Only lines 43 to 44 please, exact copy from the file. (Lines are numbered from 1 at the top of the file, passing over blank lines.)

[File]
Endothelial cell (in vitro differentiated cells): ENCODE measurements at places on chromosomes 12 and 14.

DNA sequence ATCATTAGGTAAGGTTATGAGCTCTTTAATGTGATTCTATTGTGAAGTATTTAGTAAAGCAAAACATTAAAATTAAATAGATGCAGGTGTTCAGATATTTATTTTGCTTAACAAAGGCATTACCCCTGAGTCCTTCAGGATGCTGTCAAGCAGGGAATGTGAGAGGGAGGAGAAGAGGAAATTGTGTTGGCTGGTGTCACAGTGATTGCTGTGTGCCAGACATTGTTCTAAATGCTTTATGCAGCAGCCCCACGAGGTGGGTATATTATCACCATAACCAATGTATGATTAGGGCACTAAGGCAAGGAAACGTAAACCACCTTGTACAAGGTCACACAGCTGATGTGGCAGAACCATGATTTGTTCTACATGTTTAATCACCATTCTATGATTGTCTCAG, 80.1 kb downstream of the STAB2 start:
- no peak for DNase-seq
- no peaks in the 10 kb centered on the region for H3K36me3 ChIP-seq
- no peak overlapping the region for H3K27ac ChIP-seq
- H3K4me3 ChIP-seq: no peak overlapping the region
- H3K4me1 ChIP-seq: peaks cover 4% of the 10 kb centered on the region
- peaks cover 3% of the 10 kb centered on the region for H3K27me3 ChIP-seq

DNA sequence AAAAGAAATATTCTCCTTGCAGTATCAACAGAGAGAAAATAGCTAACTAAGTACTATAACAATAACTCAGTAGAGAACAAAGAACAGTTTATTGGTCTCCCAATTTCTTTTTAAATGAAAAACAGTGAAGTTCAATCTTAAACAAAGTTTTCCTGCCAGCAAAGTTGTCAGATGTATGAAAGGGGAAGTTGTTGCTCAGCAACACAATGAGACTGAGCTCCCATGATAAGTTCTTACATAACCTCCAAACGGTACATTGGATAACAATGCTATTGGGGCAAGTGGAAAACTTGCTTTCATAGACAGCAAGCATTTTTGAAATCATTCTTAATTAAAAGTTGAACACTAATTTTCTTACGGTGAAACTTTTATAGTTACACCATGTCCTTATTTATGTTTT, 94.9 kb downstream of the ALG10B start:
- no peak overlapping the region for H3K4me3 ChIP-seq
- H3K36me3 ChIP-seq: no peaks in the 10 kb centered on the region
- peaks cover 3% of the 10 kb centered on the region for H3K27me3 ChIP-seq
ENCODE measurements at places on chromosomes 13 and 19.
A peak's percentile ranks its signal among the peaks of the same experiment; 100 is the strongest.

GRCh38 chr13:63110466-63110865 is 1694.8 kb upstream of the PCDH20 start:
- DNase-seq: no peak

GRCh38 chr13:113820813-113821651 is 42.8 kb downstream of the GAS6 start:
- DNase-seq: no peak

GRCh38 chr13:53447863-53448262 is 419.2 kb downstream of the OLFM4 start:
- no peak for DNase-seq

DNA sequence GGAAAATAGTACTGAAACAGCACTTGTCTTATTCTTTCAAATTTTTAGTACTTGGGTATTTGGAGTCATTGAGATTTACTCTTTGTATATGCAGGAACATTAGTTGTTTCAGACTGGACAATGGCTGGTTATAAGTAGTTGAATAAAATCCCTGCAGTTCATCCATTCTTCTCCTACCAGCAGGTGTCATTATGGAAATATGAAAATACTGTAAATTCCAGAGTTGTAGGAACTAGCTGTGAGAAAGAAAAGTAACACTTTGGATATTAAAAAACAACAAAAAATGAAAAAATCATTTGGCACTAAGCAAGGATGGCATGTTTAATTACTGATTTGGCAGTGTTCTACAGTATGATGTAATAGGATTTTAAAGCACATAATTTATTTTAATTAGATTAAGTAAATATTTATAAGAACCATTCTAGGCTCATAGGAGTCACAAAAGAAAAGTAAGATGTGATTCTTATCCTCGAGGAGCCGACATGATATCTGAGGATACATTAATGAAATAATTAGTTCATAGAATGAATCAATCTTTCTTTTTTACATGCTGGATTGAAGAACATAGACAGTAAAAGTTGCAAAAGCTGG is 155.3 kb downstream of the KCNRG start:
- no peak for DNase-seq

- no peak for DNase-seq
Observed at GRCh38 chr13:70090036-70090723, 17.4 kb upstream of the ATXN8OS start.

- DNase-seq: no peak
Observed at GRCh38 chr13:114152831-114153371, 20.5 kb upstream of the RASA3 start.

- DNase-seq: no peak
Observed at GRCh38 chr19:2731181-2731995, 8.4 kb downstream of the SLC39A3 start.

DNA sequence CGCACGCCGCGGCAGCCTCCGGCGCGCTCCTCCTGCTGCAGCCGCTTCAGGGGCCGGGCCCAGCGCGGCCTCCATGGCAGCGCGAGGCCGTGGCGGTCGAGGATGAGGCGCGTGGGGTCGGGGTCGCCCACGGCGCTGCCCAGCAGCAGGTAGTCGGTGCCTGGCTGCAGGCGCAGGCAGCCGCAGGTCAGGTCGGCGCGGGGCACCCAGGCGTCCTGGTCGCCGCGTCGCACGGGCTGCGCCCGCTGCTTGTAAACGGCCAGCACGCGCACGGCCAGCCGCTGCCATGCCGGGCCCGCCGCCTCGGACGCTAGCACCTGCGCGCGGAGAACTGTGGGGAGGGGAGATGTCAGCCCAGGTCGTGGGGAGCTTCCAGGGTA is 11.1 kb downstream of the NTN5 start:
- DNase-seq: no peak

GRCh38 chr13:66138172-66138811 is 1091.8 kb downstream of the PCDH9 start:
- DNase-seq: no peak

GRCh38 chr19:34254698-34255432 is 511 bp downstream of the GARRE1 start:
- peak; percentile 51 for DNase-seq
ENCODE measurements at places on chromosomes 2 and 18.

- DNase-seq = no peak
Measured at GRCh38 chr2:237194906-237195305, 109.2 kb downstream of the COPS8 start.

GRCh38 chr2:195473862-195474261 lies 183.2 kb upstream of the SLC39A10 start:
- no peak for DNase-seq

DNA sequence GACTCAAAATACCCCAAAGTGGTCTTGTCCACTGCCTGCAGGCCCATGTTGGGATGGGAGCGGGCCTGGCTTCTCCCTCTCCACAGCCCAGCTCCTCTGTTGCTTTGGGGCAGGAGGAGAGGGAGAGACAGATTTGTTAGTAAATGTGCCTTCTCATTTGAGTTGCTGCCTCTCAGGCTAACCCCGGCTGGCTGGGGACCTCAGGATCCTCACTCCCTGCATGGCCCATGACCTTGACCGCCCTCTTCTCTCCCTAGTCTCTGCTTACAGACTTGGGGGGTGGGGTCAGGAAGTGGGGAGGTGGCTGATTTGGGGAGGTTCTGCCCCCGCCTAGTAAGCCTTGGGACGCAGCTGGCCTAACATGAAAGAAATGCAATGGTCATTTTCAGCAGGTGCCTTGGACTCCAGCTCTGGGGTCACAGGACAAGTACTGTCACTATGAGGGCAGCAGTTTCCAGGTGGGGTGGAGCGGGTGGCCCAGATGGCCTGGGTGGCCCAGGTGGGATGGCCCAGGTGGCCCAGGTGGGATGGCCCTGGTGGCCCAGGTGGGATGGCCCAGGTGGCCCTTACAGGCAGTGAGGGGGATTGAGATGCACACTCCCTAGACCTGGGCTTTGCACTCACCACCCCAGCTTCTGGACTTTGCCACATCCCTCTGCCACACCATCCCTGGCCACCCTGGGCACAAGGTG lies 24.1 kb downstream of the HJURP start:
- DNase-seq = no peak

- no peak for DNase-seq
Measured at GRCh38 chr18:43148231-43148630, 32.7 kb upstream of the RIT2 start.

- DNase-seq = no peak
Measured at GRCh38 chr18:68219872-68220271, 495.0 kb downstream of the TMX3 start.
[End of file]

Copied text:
Measured at GRCh38 chr18:43148231-43148630, 32.7 kb upstream of the RIT2 start.

- DNase-seq = no peak